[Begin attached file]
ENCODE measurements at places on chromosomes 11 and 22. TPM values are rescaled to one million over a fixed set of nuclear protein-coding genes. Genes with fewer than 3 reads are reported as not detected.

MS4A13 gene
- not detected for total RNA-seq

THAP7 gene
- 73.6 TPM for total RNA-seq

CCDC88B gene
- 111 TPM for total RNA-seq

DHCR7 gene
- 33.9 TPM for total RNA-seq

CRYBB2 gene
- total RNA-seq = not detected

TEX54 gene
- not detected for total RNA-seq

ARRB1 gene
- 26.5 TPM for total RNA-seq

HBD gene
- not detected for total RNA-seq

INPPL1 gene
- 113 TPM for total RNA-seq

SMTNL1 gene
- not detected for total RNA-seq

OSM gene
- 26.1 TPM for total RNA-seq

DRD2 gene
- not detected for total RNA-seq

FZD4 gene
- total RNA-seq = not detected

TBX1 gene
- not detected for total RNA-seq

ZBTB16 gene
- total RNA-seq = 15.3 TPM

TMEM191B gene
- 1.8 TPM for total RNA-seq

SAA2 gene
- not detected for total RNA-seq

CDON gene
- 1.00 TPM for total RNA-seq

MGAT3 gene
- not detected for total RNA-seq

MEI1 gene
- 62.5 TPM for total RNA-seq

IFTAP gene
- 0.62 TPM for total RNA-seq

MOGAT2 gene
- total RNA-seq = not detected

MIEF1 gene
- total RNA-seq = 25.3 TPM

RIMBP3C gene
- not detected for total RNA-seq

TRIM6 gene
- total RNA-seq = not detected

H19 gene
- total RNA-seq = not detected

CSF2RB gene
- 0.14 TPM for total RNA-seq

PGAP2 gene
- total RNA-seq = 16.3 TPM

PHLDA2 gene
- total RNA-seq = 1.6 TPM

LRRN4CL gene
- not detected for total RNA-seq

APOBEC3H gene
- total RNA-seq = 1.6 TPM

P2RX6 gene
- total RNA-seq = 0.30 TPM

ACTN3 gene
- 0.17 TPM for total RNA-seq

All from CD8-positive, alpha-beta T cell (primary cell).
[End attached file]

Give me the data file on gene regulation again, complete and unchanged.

ENCODE measurements at places on chromosomes 11 and 22. TPM values are rescaled to one million over a fixed set of nuclear protein-coding genes. Genes with fewer than 3 reads are reported as not detected.

MS4A13 gene
- not detected for total RNA-seq

THAP7 gene
- 73.6 TPM for total RNA-seq

CCDC88B gene
- 111 TPM for total RNA-seq

DHCR7 gene
- 33.9 TPM for total RNA-seq

CRYBB2 gene
- total RNA-seq = not detected

TEX54 gene
- not detected for total RNA-seq

ARRB1 gene
- 26.5 TPM for total RNA-seq

HBD gene
- not detected for total RNA-seq

INPPL1 gene
- 113 TPM for total RNA-seq

SMTNL1 gene
- not detected for total RNA-seq

OSM gene
- 26.1 TPM for total RNA-seq

DRD2 gene
- not detected for total RNA-seq

FZD4 gene
- total RNA-seq = not detected

TBX1 gene
- not detected for total RNA-seq

ZBTB16 gene
- total RNA-seq = 15.3 TPM

TMEM191B gene
- 1.8 TPM for total RNA-seq

SAA2 gene
- not detected for total RNA-seq

CDON gene
- 1.00 TPM for total RNA-seq

MGAT3 gene
- not detected for total RNA-seq

MEI1 gene
- 62.5 TPM for total RNA-seq

IFTAP gene
- 0.62 TPM for total RNA-seq

MOGAT2 gene
- total RNA-seq = not detected

MIEF1 gene
- total RNA-seq = 25.3 TPM

RIMBP3C gene
- not detected for total RNA-seq

TRIM6 gene
- total RNA-seq = not detected

H19 gene
- total RNA-seq = not detected

CSF2RB gene
- 0.14 TPM for total RNA-seq

PGAP2 gene
- total RNA-seq = 16.3 TPM

PHLDA2 gene
- total RNA-seq = 1.6 TPM

LRRN4CL gene
- not detected for total RNA-seq

APOBEC3H gene
- total RNA-seq = 1.6 TPM

P2RX6 gene
- total RNA-seq = 0.30 TPM

ACTN3 gene
- 0.17 TPM for total RNA-seq

All from CD8-positive, alpha-beta T cell (primary cell).